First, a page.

I must admit, the first two winters after moving up to the Northeast were tough for me.
The first winter dragged on; I was not used to such a long, isolating winter and depressed having moved so far from friends and home.
The second winter was cold but with plentiful sun and little snow - until February hit.
Blizzard after blizzard dumped record amounts of snow on us, and we spent every morning trying to clear the mountain of snow off our roof and dealing with issues such as ice dams, cracking ceilings, a leak in the roof, and water damage to the floor of our bedroom.
We honestly laughed a lot that winter. When you're up on a ladder every single morning looking absurd trying to clear snow off a roof with a rowing oar (because you've already broken your roof rake and there isn't another one to be had for miles around), laughing is really the best option.
But now it's our third winter here. And while I know there is still plenty of time for winter to whammy us, so far winter has been - dare I say it? - almost pleasant.
The first half of winter was delightfully mild, and now that the temperatures have dropped, we have gotten a wonderfully normal (knocking on lots of wood here) amount of snow.
Of course, weather must always be strange, and we got a surprisingly wet snow, the kind that clings to everything and turns the world into a quiet wonderland.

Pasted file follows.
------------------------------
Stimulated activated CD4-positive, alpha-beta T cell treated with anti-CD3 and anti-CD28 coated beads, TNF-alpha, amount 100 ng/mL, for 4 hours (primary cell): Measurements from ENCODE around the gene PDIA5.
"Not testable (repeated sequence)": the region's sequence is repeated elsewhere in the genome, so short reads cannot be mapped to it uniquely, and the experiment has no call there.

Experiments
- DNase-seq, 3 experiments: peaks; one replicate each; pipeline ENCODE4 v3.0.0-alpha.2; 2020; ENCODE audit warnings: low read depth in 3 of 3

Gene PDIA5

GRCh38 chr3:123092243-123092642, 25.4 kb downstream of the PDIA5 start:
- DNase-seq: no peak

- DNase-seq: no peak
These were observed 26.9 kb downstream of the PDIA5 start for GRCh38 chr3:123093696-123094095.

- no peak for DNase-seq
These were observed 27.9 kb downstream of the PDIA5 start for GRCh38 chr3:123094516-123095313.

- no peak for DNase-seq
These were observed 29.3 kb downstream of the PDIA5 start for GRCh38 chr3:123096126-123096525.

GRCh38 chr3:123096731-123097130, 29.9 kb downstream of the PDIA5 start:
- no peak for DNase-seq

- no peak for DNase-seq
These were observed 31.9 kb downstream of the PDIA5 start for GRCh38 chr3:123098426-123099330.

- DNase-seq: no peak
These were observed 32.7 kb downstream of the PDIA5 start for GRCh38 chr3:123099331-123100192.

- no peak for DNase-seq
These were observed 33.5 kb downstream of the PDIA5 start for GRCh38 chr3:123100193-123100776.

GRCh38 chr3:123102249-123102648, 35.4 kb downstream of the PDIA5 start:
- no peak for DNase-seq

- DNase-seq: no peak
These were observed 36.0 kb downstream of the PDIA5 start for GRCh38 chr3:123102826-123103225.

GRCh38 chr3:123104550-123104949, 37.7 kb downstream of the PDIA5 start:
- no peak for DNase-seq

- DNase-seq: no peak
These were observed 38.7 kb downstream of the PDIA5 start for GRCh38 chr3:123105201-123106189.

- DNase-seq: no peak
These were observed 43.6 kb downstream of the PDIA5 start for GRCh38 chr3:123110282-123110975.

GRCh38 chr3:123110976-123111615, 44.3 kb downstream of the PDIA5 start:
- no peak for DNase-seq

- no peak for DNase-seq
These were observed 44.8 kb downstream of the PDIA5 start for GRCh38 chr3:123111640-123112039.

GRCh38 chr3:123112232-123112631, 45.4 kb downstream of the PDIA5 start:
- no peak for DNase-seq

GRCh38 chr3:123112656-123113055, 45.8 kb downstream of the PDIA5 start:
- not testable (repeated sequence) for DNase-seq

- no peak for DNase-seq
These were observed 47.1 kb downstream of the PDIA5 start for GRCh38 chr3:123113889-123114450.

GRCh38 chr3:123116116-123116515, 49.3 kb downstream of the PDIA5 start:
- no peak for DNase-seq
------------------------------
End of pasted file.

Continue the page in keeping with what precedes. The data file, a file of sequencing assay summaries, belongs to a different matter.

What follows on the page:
I am amazed at how snow can cling to every single branch and surface.
Young branches bowed nearly to the ground, and the tops of the flexible pines curled from the weight of the snow.
Thankfully no trees broke, though in spring we may find a good number of downed branches.
Every wire on the vegetable garden fence turned into thick white ropes,
and every branch was outlined in white.
This year I am thankful for the snow. As temperatures drop from the blast of arctic air coming down, my plants are safe and snug under the insulating layer.
And I am finding beauty in this winter wonderland.
I hope everyone is staying warm out there!
And I wish everyone a beautiful and peaceful winter.